Conference explored how to support high-achieving and low-income African students

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Many participants in the HALI conference found the gathering to be "life-changing, transformative, and inspiring," said Rebekah Westphal, director of international admissions at Yale, who helped organize the event.

Representatives from nonprofit organizations from across the African continent gathered April 11-14 in Harare, Zimbabwe to share best practices about how to support high-achieving and low-income (HALI) students in their search for a quality university education. 

The gathering, the first of its kind, was conceived of and organized by Rebecca Zeigler Mano, founder/director of the United States Achievers Program (USAP) and director of education matters in Zimbabwe, and Rebekah Westphal, director of international admissions at Yale University. The event was supported by the Higherlife Foundation.

Conference sessions focused on program goals and structure, selection of student participants, exploring suitable college options, the application process and post-graduation plans. The conference also allowed student advisers to work on challenges they face in common — from advising students through the financial aid application process to preparing students for their trip to their United States. 

Each evening attendees also had the opportunity to share their own personal story of how they started working with HALI students.  The 21 organizations work in more than 30 countries across Africa. This year they are supporting 871 students and have worked with almost 2,500 students in the past. The founders and directors of these organizations expressed appreciation that so many on the continent were working to achieve the same goals and that there might be much more collaboration between programs in the future.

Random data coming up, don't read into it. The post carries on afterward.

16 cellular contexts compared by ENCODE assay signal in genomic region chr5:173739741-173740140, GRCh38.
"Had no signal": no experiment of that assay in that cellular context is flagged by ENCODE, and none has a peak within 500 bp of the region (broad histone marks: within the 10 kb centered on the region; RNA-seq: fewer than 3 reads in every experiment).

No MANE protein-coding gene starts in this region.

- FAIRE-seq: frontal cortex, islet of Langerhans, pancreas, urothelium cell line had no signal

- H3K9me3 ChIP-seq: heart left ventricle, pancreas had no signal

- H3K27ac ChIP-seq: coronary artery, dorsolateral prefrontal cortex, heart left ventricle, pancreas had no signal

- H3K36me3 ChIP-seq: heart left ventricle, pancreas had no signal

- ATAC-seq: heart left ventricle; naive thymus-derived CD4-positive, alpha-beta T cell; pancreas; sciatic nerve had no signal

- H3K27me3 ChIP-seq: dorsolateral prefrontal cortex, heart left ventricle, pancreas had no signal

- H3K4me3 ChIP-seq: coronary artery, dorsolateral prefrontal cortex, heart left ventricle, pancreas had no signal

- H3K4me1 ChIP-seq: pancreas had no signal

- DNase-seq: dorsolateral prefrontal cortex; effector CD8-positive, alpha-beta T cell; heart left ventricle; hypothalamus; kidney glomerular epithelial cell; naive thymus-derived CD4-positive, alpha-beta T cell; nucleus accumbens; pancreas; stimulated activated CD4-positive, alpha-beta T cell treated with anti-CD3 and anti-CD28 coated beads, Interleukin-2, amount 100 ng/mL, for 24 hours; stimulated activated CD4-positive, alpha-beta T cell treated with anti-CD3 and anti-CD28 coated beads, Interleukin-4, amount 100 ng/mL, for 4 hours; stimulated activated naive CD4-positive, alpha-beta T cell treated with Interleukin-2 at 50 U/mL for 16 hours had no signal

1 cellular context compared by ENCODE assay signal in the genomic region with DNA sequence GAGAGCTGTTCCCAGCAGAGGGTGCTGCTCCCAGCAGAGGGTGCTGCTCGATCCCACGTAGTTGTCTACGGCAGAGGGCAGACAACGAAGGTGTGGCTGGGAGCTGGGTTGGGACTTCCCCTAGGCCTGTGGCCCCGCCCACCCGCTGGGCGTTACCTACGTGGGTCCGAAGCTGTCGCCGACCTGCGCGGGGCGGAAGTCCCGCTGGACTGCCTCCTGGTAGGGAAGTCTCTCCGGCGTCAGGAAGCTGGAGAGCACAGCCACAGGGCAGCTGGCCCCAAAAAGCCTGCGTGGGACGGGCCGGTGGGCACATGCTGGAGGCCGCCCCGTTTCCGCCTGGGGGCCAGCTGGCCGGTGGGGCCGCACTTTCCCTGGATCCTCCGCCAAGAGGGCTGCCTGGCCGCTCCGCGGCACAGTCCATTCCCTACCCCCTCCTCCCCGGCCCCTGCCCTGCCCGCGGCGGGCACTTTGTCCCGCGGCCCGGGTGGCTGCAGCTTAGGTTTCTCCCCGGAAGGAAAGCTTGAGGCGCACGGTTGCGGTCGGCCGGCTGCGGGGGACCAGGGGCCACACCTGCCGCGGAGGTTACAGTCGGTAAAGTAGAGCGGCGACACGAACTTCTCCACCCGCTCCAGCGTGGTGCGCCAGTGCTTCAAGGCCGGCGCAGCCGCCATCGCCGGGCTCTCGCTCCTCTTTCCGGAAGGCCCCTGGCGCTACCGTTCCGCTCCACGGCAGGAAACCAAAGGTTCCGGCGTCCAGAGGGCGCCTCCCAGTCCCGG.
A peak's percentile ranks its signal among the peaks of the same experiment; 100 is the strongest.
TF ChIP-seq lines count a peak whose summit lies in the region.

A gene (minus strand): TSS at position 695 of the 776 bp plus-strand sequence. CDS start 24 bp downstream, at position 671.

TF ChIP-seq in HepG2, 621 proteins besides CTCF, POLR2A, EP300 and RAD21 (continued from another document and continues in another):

“It was incredible to be with a group of people dedicated to and passionate about supporting HALI students from all across Africa,” said Westphal.  “Many of those attending said that the gathering was life-changing, transformative, and inspiring.  I think we all left with renewed vigor for the work we do with these students.  We believe that the sum can be greater than the parts, and we plan to form an association that will provide support and resources to similar organizations from the continent.”

The group members said they look forward to serving as resources for each other and to developing partnerships with additional HALI organizations across the continent.  The hope is that this group will become a more formal association that will work to promote the support of African HALI students at universities around the world.

The participating organizations were: Abaarso; Ahaspora Young Professionals; Akili Dada; Akwanya; Bridge2Rwanda; Education Matters; Education and Social Empowerment Program; Equity Group Foundation; Higherlife Foundation; JOE–EducationUSA; Kenya Scholar-Athlete Program; Makomborero; Nolbed Foundation; Our Moon Education; Pestalozzi International Village Trust; Rwanda Girls Initiative; SHE-CAN; Tanzania Student Achievers Organization; United States Achievers Program Nigeria; Yale Young African Scholars Program;and  Zawadi Africa.

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